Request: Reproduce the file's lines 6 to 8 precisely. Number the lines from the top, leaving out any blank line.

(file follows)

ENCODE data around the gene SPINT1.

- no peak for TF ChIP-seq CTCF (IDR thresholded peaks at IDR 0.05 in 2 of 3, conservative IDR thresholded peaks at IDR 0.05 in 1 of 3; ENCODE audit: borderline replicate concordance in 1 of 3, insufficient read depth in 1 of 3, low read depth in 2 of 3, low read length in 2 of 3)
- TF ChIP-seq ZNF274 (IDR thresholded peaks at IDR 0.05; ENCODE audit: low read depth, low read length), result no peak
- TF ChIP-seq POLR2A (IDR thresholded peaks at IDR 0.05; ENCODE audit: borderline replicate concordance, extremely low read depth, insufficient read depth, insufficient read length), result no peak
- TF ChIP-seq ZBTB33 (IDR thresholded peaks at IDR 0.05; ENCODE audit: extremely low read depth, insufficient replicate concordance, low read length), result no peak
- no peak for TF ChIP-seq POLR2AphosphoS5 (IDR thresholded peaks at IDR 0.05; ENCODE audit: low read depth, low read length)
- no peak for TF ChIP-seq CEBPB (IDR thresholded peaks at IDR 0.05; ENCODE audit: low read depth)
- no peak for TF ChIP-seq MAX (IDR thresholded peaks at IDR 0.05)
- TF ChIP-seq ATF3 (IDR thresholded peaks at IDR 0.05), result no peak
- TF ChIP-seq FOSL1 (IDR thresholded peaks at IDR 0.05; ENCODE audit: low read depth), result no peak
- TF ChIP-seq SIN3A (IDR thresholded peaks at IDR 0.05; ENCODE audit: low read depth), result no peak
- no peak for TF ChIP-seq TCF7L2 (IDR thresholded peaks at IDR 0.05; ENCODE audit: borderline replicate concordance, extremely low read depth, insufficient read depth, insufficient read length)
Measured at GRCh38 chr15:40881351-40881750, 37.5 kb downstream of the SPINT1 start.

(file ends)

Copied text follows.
- no peak for TF ChIP-seq POLR2AphosphoS5 (IDR thresholded peaks at IDR 0.05; ENCODE audit: low read depth, low read length)
- no peak for TF ChIP-seq CEBPB (IDR thresholded peaks at IDR 0.05; ENCODE audit: low read depth)
- no peak for TF ChIP-seq MAX (IDR thresholded peaks at IDR 0.05)